There is nothing more frustrating than trying to join an important meeting, or attempting to finish a big assignment only to have your technology fail you. Some technology issues are out of our control but there are some steps you can take to proactively mitigate some of these issues.
- Save important files locally to your PC (make sure this is approved by your employer first). If your files are stored in a cloud based environment where you need the internet to access them, it may behoove you to save some key files to your PC to ensure you can still access them in case you lose connectivity.
- Is your internet connection spotty? Most cell phone carriers let you use your phone as a “hot spot” so you can connect your computer to its WiFi. This has gotten me out of a few binds when I have lost internet coverage.
- Web conferencing is seeing a spike in usage right now, so if you are having issues with teleconferencing make sure to leverage the many tools available: Zoom, Google, WebEx and FaceTime to name a few. If one doesn’t work, have a backup method identified.
- Never give up on the age old advice of turning your computer off and on again. Sometimes that works wonders if you are having issues.
Working from home brings the potential for more distractions. See my most recent article about ways to eliminate distractions and increase focus while working at home:
On the flip side, sometimes it’s hard to pull away from work when you are in the comfort of your own home. I have a hard time stopping sometimes when I am on a roll working on something.
- Set boundaries: try and set routine start and finish times each day.
- Take breaks: put reminders on your calendar or phone to stand up and walk around every hour or so.
- Don’t eat lunch at your desk: I am guilty of this one – it’s so easy to do, but try and take a few minutes to disconnect and eat away from your desk. The days I do this I find I’m much less tired at the end of my work day.
Working from home every day can become extremely isolating. Make sure to take these steps to keep in contact with the outside world.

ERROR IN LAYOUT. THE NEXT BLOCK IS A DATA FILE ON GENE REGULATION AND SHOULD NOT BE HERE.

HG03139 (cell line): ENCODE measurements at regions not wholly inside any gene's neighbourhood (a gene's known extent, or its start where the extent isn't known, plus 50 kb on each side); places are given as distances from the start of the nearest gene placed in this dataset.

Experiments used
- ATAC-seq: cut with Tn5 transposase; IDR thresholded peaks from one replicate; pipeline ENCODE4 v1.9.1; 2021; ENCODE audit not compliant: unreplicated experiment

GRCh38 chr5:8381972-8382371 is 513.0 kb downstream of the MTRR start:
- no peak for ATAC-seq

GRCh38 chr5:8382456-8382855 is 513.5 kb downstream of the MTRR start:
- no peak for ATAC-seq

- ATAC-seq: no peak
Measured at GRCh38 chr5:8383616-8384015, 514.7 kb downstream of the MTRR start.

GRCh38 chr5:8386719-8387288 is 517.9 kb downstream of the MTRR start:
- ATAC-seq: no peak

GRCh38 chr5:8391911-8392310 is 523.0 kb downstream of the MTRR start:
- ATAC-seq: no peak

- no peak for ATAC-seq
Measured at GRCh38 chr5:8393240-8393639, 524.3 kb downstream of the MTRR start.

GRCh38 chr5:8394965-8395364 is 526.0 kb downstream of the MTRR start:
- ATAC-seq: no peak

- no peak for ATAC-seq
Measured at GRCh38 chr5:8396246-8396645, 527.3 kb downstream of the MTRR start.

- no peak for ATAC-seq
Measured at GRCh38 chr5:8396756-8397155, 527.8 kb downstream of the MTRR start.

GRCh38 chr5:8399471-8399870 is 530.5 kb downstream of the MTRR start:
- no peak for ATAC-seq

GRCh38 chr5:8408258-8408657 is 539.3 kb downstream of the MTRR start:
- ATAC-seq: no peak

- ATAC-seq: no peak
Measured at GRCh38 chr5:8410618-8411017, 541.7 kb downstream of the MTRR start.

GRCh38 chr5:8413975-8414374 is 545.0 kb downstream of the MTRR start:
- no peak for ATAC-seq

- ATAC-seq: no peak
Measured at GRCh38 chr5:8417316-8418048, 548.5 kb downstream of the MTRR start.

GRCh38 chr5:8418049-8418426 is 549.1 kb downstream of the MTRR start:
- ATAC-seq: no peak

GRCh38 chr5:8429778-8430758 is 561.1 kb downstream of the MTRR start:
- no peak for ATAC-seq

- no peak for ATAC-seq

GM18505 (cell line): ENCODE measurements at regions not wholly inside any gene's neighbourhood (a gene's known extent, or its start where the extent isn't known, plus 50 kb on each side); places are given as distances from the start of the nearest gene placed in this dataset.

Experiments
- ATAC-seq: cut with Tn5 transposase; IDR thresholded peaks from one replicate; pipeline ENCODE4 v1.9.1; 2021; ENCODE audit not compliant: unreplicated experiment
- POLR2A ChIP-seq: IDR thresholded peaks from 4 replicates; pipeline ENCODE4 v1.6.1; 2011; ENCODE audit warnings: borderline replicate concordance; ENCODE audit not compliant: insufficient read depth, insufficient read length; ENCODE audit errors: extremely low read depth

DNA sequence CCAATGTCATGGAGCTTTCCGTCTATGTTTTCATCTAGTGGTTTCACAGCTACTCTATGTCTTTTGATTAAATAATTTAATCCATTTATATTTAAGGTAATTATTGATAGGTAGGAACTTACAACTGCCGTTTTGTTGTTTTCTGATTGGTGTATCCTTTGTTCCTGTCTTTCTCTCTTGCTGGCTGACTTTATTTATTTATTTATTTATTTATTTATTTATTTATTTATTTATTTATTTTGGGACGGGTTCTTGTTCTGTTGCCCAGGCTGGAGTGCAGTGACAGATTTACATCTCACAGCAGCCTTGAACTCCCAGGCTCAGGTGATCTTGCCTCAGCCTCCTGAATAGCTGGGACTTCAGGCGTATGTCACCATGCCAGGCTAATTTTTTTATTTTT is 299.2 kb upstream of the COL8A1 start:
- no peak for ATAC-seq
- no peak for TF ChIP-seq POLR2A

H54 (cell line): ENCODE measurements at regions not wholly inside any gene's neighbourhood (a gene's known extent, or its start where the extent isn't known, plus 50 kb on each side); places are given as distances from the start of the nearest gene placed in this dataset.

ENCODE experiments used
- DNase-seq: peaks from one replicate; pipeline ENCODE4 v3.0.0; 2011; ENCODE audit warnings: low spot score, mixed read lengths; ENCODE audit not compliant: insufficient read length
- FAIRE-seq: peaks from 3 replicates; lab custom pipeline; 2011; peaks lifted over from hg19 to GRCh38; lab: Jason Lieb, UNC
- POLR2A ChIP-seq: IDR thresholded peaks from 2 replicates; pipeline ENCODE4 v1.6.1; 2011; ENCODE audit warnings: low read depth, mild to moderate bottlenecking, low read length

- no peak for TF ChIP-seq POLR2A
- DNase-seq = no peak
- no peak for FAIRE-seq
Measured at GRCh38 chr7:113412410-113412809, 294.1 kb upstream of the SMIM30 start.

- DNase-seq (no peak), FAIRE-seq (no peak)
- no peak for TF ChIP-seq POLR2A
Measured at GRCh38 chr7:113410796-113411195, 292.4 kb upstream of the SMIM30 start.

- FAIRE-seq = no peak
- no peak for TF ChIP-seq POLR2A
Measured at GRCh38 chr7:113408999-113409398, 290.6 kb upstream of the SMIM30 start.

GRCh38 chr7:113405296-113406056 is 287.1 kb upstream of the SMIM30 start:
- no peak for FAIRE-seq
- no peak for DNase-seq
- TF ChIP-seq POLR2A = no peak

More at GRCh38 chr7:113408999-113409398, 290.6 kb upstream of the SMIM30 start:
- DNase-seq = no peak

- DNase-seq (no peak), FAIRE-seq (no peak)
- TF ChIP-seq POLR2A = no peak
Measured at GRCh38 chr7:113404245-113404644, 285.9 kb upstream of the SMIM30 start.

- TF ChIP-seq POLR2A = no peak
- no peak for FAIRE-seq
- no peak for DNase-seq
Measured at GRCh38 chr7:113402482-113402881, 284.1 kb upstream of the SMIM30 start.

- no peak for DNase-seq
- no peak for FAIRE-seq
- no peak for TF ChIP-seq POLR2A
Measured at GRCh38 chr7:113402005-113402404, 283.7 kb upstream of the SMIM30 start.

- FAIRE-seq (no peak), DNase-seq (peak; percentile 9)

- Substitute a video call for an email: instead of sending an email, consider scheduling a quick video conference for some face to face communication.
- Substitute a video call for a phone call: there is something to be said for seeing the person you are talking to, even if it’s only virtually. You have the ability to pick up on non verbal cues and body language. I am on multiple video calls all day most days in my job and I truly don’t feel isolated working from home because of the level of engagement that occurs on our video calls – it makes me feel like I am with my team members every day.
- Schedule virtual team events: hold a video conference at the end of a work day for you and your team members to relax and socialize. My team just held one – we had dog show-and-tell time and it was a lot of fun!
When your whole team is remote it’s harder to collaborate because you can’t just walk over to someone’s desk to talk.
- Keep your calendar/ schedule up to date and made available to your co-workers so they know when you are in meetings and when you are free to talk.
- Be available on chat and instant messaging tools. I would be lost without the ability to message with my team all day.
- Leverage collaboration tools: there are a lot of tools that allow you to have a team workspace environment: Microsoft Teams, Google Hangouts or Slack to name a few.
Awkward video calls
The last thing you want is to be on a video call and have a family member or pet walking around not realizing they are on camera. Or even worse, you not even realizing your camera is on. Some suggestions:
- Have your back against a wall. I have my desk turned so people I am on video calls with only see the wall behind me. That eliminates the risk of my husband or dogs walking behind me without realizing I am on a video call.
- Leverage virtual backgrounds: some teleconference providers allow you to set a virtual background when you hold video calls. This is another great way to reduce the risk of distractions behind you on calls.
- Set expectations with family members: have a way to let your family members know when you are on a video call so they can be mindful of their behaviors.
- Recognize your computer’s method of telling you when your camera is ON – most have a light turn on at the top of the computer. Some teleconference tools automatically join with the camera defaulted to on. Be aware of when your camera is on or off to alleviate any potential awkward moments with your coworkers – like chugging straight from a 2 liter of Mt Dew not realizing your camera is on, for example. Sometimes you learn the hard way when it comes to webcams. 🙂
Working from home brings so many blessings – the more we share our tips and tricks, the more successful and productive we will all be during this unique time!
I would love to know if you are facing any other challenges as you work from home. Let me know in the comments!